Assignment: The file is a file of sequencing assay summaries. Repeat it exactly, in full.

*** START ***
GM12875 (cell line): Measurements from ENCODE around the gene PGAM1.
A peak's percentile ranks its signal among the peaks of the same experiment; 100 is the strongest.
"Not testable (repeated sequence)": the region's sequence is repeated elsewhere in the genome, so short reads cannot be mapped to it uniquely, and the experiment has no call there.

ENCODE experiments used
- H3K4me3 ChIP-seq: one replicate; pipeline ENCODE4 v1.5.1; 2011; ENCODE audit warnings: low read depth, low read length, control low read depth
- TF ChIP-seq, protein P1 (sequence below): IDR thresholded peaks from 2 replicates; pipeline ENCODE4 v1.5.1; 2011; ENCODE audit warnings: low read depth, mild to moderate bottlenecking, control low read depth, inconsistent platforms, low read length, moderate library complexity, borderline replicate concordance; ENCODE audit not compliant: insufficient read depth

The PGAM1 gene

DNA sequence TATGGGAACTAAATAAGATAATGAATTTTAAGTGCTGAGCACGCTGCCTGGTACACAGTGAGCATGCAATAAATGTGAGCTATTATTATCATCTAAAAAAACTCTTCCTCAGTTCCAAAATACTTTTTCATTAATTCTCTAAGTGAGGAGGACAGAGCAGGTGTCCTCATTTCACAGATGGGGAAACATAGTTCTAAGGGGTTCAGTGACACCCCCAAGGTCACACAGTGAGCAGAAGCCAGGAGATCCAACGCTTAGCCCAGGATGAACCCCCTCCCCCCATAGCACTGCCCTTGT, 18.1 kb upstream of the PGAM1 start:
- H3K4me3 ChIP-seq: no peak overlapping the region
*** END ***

GM12875 (cell line): Measurements from ENCODE around the gene PGAM1.
A peak's percentile ranks its signal among the peaks of the same experiment; 100 is the strongest.
"Not testable (repeated sequence)": the region's sequence is repeated elsewhere in the genome, so short reads cannot be mapped to it uniquely, and the experiment has no call there.

ENCODE experiments used
- H3K4me3 ChIP-seq: one replicate; pipeline ENCODE4 v1.5.1; 2011; ENCODE audit warnings: low read depth, low read length, control low read depth
- TF ChIP-seq, protein P1 (sequence below): IDR thresholded peaks from 2 replicates; pipeline ENCODE4 v1.5.1; 2011; ENCODE audit warnings: low read depth, mild to moderate bottlenecking, control low read depth, inconsistent platforms, low read length, moderate library complexity, borderline replicate concordance; ENCODE audit not compliant: insufficient read depth

The PGAM1 gene

DNA sequence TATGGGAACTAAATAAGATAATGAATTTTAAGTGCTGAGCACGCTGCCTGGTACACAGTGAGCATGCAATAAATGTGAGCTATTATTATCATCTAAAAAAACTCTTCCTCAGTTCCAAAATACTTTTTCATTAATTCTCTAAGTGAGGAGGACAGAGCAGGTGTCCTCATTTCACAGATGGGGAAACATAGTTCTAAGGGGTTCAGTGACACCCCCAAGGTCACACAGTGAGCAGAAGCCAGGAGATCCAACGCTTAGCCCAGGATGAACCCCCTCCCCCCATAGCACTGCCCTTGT, 18.1 kb upstream of the PGAM1 start:
- H3K4me3 ChIP-seq: no peak overlapping the region